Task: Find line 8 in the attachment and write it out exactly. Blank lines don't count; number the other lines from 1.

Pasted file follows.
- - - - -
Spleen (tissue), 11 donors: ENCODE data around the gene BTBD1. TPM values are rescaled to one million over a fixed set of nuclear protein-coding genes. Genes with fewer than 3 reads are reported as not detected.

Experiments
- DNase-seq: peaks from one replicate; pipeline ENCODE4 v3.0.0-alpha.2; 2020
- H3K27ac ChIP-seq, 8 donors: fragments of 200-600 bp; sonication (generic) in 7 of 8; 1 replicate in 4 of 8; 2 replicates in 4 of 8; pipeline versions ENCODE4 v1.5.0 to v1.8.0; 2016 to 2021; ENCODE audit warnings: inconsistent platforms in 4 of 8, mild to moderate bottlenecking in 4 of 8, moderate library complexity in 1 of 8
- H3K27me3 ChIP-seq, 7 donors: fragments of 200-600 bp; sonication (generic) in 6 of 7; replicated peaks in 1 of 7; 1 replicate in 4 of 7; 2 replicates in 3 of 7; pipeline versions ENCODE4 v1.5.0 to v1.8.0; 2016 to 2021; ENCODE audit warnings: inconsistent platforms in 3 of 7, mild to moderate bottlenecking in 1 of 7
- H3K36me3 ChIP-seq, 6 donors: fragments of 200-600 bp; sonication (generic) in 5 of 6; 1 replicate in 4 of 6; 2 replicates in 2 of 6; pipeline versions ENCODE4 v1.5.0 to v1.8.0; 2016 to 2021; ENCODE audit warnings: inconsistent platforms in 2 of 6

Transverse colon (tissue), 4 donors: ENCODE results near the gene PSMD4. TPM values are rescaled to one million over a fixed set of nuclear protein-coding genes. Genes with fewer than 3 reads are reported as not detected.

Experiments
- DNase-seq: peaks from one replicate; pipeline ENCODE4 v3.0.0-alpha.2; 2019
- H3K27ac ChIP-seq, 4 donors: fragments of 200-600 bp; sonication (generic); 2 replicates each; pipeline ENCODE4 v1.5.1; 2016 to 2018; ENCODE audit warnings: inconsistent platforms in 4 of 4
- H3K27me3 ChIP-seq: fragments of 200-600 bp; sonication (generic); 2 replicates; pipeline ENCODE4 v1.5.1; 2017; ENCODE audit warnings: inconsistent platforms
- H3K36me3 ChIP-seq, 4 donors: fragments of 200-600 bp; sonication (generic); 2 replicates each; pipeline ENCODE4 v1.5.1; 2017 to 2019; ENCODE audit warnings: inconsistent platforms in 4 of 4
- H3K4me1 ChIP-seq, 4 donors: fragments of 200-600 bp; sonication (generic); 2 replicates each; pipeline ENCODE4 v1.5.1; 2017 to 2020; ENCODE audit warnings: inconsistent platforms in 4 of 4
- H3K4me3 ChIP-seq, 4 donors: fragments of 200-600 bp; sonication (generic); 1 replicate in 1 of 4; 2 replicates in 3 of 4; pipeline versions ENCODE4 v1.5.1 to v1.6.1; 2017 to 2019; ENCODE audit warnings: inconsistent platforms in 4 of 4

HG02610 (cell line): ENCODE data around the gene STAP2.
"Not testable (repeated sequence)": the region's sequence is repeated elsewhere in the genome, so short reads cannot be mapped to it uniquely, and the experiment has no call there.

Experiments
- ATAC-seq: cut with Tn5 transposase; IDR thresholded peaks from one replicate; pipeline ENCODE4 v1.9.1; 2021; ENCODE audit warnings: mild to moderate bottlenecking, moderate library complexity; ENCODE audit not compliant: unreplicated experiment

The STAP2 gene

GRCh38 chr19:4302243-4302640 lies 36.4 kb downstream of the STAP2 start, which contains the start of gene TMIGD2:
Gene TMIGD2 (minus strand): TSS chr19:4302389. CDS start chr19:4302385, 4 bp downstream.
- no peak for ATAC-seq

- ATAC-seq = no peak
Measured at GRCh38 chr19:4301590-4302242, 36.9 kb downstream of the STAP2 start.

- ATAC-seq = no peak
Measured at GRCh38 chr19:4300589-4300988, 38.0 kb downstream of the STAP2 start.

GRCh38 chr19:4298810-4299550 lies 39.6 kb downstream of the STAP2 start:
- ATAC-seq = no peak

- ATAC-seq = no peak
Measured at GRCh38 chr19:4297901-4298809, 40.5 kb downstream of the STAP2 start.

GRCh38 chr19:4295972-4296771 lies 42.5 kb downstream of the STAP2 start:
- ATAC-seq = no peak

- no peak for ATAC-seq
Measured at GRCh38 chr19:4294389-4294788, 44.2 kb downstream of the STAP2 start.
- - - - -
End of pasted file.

Experiments